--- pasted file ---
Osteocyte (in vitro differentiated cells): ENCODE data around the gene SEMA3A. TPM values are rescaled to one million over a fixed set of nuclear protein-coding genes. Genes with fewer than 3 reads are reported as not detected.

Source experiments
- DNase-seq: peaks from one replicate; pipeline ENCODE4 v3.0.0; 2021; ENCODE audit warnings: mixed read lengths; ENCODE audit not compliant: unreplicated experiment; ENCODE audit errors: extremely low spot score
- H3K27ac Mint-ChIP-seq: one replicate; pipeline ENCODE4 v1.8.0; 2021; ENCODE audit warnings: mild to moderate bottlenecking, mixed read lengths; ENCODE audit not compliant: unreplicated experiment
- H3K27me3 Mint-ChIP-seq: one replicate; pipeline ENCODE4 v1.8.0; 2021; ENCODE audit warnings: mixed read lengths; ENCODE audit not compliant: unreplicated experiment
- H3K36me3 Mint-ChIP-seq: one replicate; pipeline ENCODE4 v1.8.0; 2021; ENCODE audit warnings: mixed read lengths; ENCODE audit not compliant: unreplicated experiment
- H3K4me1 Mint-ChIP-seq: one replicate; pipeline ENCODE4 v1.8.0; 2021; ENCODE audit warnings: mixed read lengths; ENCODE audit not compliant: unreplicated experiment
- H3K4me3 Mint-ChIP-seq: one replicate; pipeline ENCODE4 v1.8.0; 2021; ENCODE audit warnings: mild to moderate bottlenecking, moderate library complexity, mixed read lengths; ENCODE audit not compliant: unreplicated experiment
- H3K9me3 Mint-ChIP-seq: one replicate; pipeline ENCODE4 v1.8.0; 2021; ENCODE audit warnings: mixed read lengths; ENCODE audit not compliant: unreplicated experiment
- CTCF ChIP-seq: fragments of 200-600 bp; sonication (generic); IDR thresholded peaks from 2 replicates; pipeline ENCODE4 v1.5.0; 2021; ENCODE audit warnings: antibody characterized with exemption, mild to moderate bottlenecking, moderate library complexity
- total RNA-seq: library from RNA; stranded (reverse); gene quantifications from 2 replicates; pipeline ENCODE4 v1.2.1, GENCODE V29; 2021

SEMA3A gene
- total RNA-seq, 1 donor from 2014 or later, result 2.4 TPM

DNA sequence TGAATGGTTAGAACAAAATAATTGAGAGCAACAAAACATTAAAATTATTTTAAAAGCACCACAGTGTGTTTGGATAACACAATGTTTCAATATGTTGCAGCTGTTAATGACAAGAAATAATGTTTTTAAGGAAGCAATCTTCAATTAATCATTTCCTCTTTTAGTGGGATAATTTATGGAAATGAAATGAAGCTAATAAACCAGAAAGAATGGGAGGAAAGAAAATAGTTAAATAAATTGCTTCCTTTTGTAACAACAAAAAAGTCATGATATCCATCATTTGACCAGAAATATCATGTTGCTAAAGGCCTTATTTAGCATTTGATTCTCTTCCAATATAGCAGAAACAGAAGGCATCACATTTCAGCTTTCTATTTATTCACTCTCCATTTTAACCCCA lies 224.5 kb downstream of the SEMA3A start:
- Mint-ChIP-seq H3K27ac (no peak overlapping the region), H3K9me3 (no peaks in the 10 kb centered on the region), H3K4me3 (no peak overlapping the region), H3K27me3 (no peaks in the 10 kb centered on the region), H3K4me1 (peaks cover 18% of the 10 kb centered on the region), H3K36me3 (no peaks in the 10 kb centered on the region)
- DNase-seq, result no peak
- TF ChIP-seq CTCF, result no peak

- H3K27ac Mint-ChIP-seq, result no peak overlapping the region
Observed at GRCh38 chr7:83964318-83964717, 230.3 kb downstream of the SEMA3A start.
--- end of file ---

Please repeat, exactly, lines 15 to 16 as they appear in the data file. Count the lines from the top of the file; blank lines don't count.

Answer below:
- Mint-ChIP-seq H3K27ac (no peak overlapping the region), H3K9me3 (no peaks in the 10 kb centered on the region), H3K4me3 (no peak overlapping the region), H3K27me3 (no peaks in the 10 kb centered on the region), H3K4me1 (peaks cover 18% of the 10 kb centered on the region), H3K36me3 (no peaks in the 10 kb centered on the region)
- DNase-seq, result no peak